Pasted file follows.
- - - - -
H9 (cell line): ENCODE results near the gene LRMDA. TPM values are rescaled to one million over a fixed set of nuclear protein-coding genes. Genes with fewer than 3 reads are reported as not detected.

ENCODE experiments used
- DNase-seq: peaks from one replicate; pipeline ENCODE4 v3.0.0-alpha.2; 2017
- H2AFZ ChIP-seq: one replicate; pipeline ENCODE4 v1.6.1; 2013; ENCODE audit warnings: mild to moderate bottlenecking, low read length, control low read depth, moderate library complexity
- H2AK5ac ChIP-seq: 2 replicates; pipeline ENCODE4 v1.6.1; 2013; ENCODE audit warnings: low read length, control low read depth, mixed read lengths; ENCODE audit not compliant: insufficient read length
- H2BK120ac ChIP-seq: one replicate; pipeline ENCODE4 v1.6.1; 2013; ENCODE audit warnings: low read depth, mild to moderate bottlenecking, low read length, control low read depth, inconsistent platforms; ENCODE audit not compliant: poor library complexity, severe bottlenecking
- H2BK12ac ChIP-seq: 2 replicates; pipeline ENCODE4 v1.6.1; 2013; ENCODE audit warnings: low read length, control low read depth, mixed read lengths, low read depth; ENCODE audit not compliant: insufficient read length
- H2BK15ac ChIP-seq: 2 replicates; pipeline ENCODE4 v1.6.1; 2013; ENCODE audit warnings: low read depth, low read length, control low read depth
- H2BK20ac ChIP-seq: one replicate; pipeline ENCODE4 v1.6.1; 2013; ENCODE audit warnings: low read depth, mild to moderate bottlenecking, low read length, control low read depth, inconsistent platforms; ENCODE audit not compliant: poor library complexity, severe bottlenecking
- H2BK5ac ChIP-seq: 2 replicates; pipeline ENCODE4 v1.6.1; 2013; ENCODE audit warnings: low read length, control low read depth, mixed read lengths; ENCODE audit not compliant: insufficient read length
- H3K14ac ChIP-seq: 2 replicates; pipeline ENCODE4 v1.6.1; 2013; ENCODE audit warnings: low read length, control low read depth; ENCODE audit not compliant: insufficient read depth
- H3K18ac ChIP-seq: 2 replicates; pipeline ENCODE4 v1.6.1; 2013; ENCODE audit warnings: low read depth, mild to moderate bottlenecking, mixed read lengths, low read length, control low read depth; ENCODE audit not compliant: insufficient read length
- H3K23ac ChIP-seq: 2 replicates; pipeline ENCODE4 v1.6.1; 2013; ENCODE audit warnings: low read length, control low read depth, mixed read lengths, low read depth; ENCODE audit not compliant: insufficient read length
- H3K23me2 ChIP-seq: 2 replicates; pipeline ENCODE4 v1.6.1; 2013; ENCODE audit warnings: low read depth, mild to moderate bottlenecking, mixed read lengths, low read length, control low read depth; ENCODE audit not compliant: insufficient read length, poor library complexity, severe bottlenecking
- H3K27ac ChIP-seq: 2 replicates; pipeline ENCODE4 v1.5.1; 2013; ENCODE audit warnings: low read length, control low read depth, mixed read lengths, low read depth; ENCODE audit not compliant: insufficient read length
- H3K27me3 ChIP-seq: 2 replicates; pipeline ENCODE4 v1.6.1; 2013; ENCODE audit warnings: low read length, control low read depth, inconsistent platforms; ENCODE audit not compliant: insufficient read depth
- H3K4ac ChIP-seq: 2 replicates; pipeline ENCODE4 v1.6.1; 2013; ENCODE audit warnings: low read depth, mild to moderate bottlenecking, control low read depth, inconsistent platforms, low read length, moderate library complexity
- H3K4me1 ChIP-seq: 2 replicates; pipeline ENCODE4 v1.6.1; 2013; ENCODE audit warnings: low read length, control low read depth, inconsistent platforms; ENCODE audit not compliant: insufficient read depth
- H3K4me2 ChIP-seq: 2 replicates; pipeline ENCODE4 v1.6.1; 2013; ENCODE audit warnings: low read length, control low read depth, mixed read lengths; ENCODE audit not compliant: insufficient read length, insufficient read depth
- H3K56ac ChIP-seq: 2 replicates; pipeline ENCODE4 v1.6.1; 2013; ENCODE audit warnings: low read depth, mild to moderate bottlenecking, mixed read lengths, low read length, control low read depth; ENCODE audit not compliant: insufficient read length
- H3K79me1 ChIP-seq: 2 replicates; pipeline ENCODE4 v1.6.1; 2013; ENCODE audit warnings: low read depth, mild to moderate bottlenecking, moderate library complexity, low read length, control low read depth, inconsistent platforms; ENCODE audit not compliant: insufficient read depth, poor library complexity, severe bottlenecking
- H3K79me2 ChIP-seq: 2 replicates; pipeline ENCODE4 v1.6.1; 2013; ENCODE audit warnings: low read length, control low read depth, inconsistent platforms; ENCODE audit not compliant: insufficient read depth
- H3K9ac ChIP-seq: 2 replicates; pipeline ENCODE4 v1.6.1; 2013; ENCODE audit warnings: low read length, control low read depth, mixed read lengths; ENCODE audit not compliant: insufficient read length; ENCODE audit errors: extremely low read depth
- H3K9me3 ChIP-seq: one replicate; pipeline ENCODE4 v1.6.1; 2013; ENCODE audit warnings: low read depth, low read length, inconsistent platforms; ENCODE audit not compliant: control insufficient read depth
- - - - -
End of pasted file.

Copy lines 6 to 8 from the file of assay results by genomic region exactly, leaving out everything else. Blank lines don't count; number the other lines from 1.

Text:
- H2BK120ac ChIP-seq: one replicate; pipeline ENCODE4 v1.6.1; 2013; ENCODE audit warnings: low read depth, mild to moderate bottlenecking, low read length, control low read depth, inconsistent platforms; ENCODE audit not compliant: poor library complexity, severe bottlenecking
- H2BK12ac ChIP-seq: 2 replicates; pipeline ENCODE4 v1.6.1; 2013; ENCODE audit warnings: low read length, control low read depth, mixed read lengths, low read depth; ENCODE audit not compliant: insufficient read length
- H2BK15ac ChIP-seq: 2 replicates; pipeline ENCODE4 v1.6.1; 2013; ENCODE audit warnings: low read depth, low read length, control low read depth